Lawrence Krauss’s latest, A Universe From Nothing, is an intriguing layman’s introduction to cosmology as a tool for understanding the universe. Krauss takes us through the science behind the age of the universe and its properties among other things, ultimately declaring that ‘nothing’ is never really nothing, even in the vacuum of space. The book takes us back to the very beginning and ends with a look towards the future, with both philosophic and religious connotations.
The book does get technical sometimes, and I found myself rereading some explanations of concepts and ideas. What Krauss does, thankfully, is repeat concepts throughout the book, since there are several concepts that are introduced and developed that are spread throughout the work, which would have had me flipping back and forth otherwise had he not been appreciative of his audience.
The thing I found myself doing on a couple of occasions, and what I think is what makes this book effective, is Googling various ideas, concepts and technologies to further understand their and applications in everyday life, picking up where the author leaves off. At one point I was reading Krauss’s explanation of virtual particles and saw similarities to how the Higgs particle was defined, and found out that the Higgs is one of many virtual particles that exist. Virtual particles are something that’s hard to wrap your head around, but the author breaks it down well enough for the reader to grasp the basics of it. It’s pretty crazy stuff, actually, and left me feeling a bit smarter afterwards.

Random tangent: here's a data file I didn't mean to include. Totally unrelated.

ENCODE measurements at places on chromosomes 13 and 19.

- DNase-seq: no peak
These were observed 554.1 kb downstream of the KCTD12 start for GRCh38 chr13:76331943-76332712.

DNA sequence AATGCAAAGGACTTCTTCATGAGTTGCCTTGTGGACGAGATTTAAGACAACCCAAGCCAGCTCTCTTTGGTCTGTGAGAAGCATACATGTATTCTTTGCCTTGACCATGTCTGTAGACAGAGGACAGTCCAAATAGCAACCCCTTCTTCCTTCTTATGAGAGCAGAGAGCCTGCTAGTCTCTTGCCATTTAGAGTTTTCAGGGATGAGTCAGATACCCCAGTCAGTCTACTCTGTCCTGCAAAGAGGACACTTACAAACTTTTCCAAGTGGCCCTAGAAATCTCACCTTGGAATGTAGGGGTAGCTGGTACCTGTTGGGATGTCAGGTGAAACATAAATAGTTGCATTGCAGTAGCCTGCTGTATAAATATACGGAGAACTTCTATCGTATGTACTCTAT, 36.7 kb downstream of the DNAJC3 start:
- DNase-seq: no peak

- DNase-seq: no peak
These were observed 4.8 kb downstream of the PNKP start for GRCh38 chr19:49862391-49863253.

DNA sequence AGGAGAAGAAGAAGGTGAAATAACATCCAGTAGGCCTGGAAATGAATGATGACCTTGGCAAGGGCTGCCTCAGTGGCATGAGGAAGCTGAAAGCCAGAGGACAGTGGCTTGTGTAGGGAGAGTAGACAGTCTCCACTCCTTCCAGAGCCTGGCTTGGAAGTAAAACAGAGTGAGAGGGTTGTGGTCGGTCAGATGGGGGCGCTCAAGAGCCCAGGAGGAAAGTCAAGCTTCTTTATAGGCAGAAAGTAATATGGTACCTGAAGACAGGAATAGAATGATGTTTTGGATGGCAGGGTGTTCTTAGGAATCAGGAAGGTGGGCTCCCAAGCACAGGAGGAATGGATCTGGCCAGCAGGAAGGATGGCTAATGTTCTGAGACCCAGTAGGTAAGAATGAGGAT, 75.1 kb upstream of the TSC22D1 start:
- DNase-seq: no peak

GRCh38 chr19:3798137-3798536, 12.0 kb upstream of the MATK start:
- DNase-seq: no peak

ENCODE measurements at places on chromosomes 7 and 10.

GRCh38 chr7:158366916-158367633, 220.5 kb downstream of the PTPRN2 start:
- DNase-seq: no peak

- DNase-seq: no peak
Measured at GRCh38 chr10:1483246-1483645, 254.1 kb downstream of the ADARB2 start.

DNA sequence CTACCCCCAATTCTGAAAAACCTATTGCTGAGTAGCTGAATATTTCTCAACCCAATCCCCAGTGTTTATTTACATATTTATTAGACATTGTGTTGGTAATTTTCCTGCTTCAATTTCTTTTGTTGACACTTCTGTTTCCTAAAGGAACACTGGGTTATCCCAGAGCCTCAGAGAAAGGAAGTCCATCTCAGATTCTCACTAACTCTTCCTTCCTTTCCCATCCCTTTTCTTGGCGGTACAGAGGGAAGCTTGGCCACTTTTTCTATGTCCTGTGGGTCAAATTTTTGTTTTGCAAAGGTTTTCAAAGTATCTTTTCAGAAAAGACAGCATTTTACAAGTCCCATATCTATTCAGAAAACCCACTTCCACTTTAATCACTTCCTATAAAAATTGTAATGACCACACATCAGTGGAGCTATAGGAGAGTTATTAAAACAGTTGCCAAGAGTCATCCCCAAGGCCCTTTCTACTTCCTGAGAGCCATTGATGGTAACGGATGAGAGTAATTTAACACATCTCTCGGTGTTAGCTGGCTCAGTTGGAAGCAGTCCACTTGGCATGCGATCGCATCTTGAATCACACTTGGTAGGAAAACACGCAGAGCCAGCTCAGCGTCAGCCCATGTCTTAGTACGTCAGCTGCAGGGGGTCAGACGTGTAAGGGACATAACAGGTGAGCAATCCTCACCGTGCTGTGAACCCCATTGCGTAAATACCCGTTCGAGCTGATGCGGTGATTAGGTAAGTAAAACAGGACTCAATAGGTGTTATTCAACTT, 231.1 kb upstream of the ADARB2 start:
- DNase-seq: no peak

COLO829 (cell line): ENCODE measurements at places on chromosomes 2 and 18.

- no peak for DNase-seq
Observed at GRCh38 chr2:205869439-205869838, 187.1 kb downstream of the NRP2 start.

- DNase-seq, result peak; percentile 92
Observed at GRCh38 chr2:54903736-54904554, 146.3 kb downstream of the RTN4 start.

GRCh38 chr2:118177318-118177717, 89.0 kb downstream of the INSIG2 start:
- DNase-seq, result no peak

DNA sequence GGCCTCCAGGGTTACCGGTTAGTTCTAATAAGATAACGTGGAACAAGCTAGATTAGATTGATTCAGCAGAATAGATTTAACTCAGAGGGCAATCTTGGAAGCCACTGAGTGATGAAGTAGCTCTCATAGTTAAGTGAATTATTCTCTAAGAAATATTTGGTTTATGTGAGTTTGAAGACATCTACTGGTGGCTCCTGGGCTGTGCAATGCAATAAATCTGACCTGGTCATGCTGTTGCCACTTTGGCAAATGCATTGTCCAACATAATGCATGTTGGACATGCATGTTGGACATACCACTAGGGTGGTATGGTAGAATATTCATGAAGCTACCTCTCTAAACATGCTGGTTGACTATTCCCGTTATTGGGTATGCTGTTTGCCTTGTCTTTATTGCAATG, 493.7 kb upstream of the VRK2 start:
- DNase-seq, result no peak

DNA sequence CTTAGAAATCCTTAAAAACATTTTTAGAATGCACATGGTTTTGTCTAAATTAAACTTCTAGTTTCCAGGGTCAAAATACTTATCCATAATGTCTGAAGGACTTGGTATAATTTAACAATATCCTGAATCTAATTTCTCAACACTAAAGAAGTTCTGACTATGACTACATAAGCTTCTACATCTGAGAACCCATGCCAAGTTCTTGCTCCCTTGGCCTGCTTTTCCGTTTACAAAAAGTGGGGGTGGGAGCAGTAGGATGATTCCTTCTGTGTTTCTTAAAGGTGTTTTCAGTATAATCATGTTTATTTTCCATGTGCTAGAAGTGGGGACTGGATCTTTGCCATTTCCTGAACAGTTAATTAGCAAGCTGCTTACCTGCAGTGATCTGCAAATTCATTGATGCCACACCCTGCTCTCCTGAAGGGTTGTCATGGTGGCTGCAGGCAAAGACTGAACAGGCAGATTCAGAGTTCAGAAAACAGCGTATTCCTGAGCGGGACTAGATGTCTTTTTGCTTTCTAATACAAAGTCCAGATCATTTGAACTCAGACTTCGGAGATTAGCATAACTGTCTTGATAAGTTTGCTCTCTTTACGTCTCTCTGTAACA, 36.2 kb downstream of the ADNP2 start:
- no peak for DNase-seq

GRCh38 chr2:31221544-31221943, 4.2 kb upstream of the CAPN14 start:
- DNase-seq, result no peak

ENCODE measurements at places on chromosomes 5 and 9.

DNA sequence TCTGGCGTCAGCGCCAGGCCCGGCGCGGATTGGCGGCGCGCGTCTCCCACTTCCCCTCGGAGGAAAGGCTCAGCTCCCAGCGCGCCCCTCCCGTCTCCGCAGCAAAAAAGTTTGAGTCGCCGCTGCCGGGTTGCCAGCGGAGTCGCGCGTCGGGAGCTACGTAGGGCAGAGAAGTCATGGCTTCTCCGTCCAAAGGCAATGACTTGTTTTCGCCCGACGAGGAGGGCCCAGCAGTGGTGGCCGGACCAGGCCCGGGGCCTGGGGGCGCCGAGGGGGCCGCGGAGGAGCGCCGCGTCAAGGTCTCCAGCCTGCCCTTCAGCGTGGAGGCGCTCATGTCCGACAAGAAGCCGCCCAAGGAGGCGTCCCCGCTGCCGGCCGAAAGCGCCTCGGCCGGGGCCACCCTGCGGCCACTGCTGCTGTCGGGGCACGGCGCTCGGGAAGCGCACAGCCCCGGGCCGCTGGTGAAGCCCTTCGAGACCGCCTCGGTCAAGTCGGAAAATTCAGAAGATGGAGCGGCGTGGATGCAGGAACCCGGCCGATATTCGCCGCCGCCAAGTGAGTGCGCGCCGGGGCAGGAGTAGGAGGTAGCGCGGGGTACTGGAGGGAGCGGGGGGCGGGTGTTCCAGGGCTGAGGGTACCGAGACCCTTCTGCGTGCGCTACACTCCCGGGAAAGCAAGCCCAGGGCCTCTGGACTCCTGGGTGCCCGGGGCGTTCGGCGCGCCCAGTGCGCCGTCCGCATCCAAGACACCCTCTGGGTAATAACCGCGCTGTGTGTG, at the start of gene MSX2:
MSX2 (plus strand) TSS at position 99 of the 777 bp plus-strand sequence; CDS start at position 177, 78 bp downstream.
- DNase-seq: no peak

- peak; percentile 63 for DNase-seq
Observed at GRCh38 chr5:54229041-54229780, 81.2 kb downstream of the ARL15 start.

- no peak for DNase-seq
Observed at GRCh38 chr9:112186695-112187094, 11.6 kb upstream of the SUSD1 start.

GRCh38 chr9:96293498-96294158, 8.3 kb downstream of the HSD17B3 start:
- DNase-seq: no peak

There was also a sentence or two written about superconductivity which, when he revealed meant that some materials can conduct electricity without any resistance when cooled to ridiculously low temperatures, got me researching this property as a viable, efficient energy source. Turns out superconductivity already being applied in several ways (but that’s to be explored in another post), and my inner nerd was excited at the possibilities of this phenomena as we find new ways to harness it in the future. The fact that it only took two sentences to get me scrambling to learn more speaks to the effectiveness of Krauss as both a writer and educator.
While Krauss explains many of these ideas in the YouTube video this book is based on, I invite you to give this a read and take out your highlighter. The only thing I hated was the book cover (if the sciences lack anything, it’s good marketing). So I changed it from this:
Buy the book on Amazon here.